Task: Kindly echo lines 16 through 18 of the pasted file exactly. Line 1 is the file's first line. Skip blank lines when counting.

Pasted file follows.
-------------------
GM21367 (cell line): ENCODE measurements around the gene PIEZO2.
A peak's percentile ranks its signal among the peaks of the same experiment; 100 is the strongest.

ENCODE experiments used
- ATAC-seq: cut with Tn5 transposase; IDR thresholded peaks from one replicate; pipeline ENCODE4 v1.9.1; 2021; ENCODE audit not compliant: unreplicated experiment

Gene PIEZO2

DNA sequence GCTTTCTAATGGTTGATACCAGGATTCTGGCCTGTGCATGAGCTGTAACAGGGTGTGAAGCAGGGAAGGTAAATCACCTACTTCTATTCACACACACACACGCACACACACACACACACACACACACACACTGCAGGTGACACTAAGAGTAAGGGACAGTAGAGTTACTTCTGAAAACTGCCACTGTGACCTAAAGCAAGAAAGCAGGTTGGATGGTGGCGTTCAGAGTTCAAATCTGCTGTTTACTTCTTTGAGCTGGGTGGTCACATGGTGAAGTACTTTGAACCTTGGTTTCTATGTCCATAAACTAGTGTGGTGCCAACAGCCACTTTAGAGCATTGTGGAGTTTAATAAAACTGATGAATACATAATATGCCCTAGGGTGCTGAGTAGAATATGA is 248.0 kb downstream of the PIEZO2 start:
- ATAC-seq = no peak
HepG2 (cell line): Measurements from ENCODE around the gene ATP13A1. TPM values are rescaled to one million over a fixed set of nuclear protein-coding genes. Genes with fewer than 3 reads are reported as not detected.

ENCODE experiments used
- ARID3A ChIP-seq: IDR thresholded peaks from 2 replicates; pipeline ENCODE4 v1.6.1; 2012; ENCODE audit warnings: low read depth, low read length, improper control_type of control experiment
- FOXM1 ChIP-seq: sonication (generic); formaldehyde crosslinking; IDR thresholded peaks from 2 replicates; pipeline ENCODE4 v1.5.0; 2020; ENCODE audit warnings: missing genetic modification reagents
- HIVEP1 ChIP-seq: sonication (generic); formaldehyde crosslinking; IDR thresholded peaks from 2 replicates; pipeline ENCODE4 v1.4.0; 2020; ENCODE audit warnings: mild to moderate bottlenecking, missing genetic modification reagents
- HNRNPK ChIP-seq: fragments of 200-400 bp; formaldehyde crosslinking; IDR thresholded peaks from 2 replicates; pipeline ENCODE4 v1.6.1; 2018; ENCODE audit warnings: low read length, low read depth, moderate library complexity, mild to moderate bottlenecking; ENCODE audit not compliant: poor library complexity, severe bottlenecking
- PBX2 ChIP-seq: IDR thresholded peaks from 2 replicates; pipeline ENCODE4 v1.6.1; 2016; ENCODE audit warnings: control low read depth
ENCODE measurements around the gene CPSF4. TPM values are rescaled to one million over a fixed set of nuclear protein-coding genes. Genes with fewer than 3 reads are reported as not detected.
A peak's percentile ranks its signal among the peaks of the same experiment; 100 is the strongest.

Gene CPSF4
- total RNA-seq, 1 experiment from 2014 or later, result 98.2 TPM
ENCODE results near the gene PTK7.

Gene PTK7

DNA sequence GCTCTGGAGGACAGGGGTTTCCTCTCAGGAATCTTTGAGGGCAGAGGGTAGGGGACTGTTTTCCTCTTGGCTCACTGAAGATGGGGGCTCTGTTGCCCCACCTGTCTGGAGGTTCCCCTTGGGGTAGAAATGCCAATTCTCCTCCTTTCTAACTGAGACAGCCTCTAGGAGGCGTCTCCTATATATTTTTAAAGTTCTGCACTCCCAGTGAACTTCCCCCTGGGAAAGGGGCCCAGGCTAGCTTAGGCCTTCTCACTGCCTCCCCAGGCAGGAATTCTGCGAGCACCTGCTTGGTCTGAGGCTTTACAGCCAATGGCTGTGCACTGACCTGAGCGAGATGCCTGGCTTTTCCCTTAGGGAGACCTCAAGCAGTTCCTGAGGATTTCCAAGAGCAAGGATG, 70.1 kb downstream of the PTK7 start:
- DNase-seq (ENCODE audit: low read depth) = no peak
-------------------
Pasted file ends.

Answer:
A peak's percentile ranks its signal among the peaks of the same experiment; 100 is the strongest.

Gene CPSF4
- total RNA-seq, 1 experiment from 2014 or later, result 98.2 TPM